11 May 2007

Sometimes it's okay to break the law

Dear G-d:
What we have here is a failure to communicate. I tell you what I would prefer, and you ignore me. I have a husband for that, why you gotta throw down in the ring, too? I'm willing to go along with all your rules, just - please make things easy for me. Is that so much to ask?
love,
projgen


Still no go Flo. With my luck, I'll get my period tomorrow. That would be a pain, because this is where that being an observant Jew and doing IVF start to clash.

Shabbat poses certain difficulties for a variety of reasons. There are a variety of rules about what an observant Jew can and cannot do on Shabbat, such as turn on electrical items. We can use electricity, we just can't turn it on or off, therefore most OJ's use timers for lights. Shabbat is supposed to be pleasant, and sitting in the dark all day is not pleasant.

My rabbi, my posek, has agreed that IVF is a treatment for a medical problem. This is pretty much accepted by most rabbis. Therefore, because I have a medical condition, I can receive treatment on Shabbat. BUT, ideally, one should take care to avoid breaking Shabbat as much as possible. It is acceptable to take a taxi, if the procedure dictates (ie, after retrieval, when you really shouldn't be walking much), but if you can walk without harm, you should.

So. Let's look at what happens if I need to contact or be at my clinic, on Shabbat. On Saturdays,

- my clinic doesn't answer the phone. You have to leave a message. This means using the phone, which is a no-no on Shabbat.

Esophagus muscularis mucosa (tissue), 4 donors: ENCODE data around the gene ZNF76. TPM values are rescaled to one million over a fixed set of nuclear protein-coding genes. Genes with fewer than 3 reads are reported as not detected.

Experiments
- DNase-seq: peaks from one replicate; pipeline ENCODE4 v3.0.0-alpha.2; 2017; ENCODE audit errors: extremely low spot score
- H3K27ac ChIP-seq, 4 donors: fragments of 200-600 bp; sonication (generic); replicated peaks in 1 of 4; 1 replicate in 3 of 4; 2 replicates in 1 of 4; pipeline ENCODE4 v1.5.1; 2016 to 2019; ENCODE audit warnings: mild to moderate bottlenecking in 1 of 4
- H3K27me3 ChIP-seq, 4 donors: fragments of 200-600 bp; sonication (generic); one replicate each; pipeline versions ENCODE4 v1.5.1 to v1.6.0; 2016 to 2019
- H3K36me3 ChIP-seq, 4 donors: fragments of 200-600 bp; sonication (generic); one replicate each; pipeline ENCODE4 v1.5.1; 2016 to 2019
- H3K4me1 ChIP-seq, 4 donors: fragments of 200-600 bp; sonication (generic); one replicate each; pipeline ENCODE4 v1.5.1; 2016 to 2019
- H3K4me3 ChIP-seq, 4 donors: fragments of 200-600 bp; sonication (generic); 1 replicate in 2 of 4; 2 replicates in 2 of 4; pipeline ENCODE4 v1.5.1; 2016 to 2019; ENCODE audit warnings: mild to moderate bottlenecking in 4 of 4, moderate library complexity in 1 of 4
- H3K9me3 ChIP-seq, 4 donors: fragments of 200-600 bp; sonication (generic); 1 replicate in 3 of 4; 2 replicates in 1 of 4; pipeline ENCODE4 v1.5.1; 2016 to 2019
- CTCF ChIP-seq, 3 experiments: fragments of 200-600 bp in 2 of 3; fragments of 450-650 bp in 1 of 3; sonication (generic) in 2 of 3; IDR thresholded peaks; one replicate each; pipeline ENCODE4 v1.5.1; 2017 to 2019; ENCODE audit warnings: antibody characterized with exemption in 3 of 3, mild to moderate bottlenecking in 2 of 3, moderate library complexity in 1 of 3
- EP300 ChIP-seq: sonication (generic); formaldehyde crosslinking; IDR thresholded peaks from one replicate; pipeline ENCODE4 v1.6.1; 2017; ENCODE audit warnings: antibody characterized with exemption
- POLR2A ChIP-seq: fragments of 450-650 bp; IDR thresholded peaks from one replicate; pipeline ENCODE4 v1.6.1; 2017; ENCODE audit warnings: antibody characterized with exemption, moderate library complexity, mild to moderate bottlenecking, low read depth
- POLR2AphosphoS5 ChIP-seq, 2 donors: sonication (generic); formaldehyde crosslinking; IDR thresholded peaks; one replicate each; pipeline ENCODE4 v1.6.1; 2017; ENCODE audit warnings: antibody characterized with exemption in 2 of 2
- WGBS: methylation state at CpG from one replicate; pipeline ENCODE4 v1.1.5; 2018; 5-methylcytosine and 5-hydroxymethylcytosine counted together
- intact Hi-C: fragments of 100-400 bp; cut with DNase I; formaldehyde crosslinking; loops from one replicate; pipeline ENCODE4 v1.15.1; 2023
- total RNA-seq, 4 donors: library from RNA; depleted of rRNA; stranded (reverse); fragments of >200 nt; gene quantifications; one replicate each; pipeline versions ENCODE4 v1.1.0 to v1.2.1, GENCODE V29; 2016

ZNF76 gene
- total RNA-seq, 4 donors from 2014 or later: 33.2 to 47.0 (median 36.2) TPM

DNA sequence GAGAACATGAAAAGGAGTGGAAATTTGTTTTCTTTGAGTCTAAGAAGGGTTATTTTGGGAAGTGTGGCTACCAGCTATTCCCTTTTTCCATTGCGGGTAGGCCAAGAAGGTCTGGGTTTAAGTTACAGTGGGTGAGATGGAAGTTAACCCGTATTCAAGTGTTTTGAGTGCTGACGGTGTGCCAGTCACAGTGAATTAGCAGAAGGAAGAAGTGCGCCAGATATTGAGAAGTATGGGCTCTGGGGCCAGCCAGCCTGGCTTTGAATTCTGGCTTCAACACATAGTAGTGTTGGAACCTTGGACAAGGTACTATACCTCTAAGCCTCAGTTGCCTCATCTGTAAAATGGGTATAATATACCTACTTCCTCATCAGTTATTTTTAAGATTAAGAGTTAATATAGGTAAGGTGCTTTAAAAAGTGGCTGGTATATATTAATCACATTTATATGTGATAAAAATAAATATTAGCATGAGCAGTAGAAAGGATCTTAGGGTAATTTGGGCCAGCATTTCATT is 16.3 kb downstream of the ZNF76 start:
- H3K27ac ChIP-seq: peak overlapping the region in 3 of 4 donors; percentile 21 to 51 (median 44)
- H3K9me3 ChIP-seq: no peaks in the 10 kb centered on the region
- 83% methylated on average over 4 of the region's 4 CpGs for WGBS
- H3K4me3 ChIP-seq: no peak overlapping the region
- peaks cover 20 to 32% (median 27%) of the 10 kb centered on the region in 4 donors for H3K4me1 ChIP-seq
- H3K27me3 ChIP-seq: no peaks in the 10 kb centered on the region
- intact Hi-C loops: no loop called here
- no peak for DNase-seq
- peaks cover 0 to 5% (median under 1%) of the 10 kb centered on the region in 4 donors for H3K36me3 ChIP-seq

Even worse, I call, leave a message, they call me back. Now I have to answer the phone. What if it isn't the clinic? Do I hang up on the person calling? Do I talk to them? Last time, we asked them to call our cellphone, so we could see it was them. They called home anyway. Since I was waiting to hear if I should be at the clinic for transfer at 9am the next morning, I answered the damn phone. But it's okay. For this medical procedure, my rabbi says it's okay.
- my clinic is elevator access only. Using an elevator is not allowed on Shabbat (with the exception of special "Shabbat lifts" that automatically stop on every floor, so the person riding the elevator doesn't have to push any buttons).
My clinic doesn't have a Shabbat elevator. Someone will happily meet me downstairs and push buttons for me. If I call and let them know I am coming. So which is worse - calling the clinic, or pushing the buttons on the elevator myself?
- causing yourself to bleed is not allowed on Shabbat. Accidently doesn't count.
My last few days of injections last cycle caused my poor, over-poked belly to bleed a little every time. And now, I've got twice as many injections each day.
Well, maybe I won't get it tomorrow. Maybe my period will wait til Sunday, and all of this rambling worrying will be for naught.

For more on Shabbat and infertility and picking rabbis, I have a post from last year, and Robber Barren had a post last year, that included a really great description of the issues in the comments.

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3 Comments:

At 11/5/07 10:42 PM, Blogger Lut C. said...

I find it highly puzzling, being a non-observant anything.

I hope you catch a break on the timing.

 
At 12/5/07 6:41 PM, Blogger Thalia said...

I understand the difficulties, but I'm glad you're aware that looking after your health is ok with your rabbi and therefore with your observance, try to cut yourself some slack, ok?

 
At 13/5/07 3:45 AM, Blogger Bea said...

What a minefield. I'm glad your rabbi has assured you that this is an exception. Hopefully you won't find too many clashes.

Bea

 

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